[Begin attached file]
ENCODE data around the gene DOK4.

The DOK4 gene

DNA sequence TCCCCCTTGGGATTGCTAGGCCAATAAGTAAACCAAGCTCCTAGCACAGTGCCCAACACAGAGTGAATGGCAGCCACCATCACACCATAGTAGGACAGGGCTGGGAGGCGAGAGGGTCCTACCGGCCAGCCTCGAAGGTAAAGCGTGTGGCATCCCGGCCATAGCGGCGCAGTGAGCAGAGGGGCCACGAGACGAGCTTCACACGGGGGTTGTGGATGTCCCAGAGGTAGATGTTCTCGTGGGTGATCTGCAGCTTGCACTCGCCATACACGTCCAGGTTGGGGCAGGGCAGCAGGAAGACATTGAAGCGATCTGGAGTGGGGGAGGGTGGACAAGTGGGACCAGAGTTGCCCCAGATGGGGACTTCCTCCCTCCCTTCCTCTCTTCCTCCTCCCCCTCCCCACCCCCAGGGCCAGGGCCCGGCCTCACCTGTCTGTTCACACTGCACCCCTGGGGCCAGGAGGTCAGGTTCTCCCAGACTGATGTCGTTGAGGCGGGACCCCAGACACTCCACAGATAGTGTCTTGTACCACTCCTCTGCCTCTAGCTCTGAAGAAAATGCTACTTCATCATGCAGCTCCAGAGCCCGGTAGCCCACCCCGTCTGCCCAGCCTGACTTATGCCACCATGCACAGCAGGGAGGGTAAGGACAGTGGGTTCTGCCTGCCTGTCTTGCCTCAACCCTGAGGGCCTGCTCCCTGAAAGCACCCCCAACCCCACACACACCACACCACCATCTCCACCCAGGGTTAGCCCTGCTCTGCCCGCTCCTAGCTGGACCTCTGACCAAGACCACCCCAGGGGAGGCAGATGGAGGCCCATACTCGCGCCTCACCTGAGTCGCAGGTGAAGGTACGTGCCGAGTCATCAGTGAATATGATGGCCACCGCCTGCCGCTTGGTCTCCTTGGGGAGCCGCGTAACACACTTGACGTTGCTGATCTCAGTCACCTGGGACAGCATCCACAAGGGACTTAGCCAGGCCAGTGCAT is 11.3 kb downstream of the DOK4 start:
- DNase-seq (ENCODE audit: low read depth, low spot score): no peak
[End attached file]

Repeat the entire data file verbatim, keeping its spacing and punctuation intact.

ENCODE data around the gene DOK4.

The DOK4 gene

DNA sequence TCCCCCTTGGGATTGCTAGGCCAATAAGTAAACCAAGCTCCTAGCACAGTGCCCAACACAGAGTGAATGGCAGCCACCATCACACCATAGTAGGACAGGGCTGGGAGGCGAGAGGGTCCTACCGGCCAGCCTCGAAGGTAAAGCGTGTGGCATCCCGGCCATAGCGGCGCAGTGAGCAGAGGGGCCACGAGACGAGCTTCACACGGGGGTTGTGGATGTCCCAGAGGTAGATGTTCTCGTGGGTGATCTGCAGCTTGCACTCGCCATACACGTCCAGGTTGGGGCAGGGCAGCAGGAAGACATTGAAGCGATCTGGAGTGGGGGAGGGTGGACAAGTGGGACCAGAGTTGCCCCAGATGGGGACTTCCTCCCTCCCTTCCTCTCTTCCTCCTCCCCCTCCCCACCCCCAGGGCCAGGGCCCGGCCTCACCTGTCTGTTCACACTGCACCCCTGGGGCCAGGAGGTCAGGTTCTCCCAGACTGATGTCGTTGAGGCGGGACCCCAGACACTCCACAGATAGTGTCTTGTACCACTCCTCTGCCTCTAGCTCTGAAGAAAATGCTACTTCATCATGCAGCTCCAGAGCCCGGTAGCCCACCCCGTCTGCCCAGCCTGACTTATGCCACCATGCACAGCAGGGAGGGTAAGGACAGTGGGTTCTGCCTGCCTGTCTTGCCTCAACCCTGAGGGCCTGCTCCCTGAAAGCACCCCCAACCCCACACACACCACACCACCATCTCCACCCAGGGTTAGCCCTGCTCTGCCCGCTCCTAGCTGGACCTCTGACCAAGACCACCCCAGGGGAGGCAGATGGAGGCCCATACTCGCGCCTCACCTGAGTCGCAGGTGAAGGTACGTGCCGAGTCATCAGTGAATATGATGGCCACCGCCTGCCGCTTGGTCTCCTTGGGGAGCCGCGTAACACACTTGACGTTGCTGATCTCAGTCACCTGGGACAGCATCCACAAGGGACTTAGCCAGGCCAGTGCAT is 11.3 kb downstream of the DOK4 start:
- DNase-seq (ENCODE audit: low read depth, low spot score): no peak